Little Cayman

    At the far eastern end of Bloody Bay Wall, Nancy’s Cup of Tea is a section of drop-off that starts in 35ft of water and descends into the abyssal depths. The reef in this area is also pitted with numerous swim-throughs and caves. Here a huge coral pinnacle rises from about 90ft to a peak at 40ft. You can circle round the pinnacle as you come up during the dive – hence its other name, Magic Roundabout. This pinnacle and the surrounding reef are richly covered in black coral trees, wire corals, red vase sponges, orange elaphant ear sponges and enormous tube sponges of infinite colour. The crevices are filled with glassfish, Nassau groupers, squirrelfish, bigeyes, and a host of other reef fish. With such a massive wall and deep ocean beyond, the occasional glance seward may unearth grey reef sharks or rays. This is a must-do dive on anyone’s agenda!

    Where Jackson Wall ends and bloody Bay Wall begins (didn’t you see the signpost?!) a large U-shaped crevice in the reef wall creates a large mushroom shaped pinnacle with a large cave behind and to the side. Soft corals and seafans cover the reef, and this is a particularly good place to find trumpetfish & flamingo tongues hiding amongst the fronds of soft coral. Here also lives a famous resident of Little Cayman. Depending on who you talk to the friendly Nassau grouper who makes this area his home is either called "Ben" or "Freddie". I suppose we can be grateful for the fact that they are of the same gender! He is a keen, if not over exuberant model, sometimes getting just a little too close to the lens! He hangs out near a large barrel sponge just over the ledge of the reef. The whole area is festooned with huge tube & rope sponges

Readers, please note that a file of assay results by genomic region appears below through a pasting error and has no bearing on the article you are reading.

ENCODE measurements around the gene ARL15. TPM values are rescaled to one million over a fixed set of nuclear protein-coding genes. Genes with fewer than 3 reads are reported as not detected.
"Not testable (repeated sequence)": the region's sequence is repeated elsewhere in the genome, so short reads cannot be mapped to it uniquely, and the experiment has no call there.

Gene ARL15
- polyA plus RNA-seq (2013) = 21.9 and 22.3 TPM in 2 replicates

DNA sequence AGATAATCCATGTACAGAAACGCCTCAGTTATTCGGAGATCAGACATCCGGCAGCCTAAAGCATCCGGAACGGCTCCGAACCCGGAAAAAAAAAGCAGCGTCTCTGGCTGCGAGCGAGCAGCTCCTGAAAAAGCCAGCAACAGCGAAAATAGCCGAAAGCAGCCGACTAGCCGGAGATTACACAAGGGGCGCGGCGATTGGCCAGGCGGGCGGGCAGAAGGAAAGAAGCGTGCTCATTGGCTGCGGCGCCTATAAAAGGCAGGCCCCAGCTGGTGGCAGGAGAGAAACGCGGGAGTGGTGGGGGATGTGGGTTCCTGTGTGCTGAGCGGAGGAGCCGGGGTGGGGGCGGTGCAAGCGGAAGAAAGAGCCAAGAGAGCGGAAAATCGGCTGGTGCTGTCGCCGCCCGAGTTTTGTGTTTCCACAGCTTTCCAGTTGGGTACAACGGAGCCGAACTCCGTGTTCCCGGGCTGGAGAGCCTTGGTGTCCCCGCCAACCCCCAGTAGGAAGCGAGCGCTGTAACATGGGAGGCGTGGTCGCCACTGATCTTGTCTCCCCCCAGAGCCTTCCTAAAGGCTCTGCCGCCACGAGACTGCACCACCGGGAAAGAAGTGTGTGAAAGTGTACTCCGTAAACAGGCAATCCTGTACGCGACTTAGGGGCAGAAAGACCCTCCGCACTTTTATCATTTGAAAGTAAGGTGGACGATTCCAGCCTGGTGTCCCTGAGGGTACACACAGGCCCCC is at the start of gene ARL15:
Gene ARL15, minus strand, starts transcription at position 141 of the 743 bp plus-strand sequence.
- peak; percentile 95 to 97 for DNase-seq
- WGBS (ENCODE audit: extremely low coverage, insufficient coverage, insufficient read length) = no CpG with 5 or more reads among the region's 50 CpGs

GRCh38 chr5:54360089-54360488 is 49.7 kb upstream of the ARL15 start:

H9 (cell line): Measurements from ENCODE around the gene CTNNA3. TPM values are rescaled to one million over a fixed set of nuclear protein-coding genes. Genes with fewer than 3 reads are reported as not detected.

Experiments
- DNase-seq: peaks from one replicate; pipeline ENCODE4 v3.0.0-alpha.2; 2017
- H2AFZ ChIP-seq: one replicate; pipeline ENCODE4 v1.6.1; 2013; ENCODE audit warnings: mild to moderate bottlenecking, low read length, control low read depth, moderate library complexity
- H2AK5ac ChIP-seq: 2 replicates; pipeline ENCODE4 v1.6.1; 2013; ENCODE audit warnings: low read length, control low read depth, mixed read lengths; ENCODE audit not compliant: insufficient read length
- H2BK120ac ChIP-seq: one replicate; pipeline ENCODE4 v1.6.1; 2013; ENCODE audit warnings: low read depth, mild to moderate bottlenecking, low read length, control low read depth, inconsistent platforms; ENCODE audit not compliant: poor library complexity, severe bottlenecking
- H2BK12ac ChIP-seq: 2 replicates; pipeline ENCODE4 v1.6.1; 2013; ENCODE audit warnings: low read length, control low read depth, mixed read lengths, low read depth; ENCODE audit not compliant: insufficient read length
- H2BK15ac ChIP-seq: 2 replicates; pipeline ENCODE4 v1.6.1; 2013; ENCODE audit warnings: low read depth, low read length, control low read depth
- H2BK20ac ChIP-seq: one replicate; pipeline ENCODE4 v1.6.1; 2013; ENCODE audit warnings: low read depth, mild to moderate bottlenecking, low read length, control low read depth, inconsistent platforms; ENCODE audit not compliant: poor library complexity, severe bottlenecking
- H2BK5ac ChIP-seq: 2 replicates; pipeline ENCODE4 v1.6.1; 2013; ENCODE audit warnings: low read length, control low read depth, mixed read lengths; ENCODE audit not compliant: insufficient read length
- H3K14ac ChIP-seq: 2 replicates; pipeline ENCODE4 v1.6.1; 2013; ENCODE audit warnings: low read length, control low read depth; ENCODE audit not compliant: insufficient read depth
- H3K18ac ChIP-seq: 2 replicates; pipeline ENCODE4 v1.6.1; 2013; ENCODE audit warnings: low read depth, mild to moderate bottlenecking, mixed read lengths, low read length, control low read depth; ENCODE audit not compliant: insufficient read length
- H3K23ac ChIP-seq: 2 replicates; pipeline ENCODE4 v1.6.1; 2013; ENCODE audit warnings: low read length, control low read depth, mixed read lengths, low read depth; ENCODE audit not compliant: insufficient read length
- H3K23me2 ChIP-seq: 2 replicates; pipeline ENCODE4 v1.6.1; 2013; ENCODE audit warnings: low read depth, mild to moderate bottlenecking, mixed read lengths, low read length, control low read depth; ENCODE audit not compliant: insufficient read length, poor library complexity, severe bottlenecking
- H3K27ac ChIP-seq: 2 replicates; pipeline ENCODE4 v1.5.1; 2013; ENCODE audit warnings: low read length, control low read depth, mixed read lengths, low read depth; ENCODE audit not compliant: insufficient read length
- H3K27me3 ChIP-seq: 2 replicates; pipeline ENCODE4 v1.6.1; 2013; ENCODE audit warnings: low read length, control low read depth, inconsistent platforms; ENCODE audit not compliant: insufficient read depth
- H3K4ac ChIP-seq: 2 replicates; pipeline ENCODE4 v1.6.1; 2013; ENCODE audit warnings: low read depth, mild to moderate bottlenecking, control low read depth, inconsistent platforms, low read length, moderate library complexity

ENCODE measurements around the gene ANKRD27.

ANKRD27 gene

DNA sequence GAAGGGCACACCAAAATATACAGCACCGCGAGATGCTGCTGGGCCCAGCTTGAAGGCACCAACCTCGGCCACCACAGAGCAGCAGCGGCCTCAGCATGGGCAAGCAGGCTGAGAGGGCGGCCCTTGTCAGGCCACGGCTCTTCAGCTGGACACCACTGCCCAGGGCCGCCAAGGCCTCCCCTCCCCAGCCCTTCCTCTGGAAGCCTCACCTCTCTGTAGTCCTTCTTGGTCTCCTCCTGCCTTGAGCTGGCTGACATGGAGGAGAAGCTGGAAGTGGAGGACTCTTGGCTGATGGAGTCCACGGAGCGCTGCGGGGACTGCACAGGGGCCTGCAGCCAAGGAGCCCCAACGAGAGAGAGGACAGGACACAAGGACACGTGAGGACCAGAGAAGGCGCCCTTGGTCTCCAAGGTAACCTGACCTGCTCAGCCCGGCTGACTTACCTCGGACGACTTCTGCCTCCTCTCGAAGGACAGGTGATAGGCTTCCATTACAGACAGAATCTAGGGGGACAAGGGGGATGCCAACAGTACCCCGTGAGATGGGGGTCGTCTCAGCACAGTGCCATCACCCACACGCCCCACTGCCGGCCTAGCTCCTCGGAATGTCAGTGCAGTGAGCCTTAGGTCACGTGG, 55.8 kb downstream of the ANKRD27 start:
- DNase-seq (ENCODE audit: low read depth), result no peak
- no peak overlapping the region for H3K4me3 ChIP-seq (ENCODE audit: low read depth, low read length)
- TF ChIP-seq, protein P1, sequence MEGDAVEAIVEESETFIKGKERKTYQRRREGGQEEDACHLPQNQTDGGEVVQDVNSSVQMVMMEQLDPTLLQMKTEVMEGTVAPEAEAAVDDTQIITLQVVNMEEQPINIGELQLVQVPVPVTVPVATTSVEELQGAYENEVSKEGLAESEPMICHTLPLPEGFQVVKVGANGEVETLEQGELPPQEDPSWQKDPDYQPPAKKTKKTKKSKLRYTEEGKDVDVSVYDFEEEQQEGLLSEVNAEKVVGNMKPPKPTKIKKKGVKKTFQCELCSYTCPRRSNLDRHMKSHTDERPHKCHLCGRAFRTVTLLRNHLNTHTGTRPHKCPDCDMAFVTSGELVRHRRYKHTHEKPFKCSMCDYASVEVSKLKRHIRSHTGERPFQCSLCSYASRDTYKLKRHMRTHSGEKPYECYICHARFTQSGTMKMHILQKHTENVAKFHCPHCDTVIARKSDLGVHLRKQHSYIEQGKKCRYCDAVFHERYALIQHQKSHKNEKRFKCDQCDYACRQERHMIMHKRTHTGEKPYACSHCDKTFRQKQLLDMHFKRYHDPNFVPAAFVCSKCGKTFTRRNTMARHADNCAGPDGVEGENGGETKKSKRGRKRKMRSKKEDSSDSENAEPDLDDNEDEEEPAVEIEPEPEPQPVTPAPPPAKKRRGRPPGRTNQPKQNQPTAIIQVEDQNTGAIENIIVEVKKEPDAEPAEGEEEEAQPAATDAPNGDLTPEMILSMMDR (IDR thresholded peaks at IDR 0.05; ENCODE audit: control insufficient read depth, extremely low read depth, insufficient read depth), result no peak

This site is also known as The Chimneys, which to us Brits probably sounds better than Randy’s Gazebo! A series of chimneys extend down from the reef top into the reef structure and exit on the wall. Here also is a cut into the reef framed by a magnificent archway covered in feather stars and basket, tube & vase sponges. Frame diver in the arch and get a great wide angle shot!


Cayman Brac

    An unlikely name for a Russian Brigadier Type II destroyer, you might think, but this 330ft vessel was renamed the Keith Tibbets in honour of the local and recently departed dive operator. Having thoroughly cleaned out the boat and made her safe & secure she was scuttled in 90ft of water on a sandy bottom, close to an area of healthy coral reef. The uppermost section of the ship, the conning tower, is in only 25ft of water, so she makes for a great wreck dive for people of all skill levels. Her forward & aft 4" guns and forward missile launcher are still in place, and you can access the bridge and other sections of the ship without fear of entanglement! Already coral and sponges have established themselves on the ship, and it has become home for a variety of fish including a school of jacks that are often seen under the imposing raked bow of this shipwreck.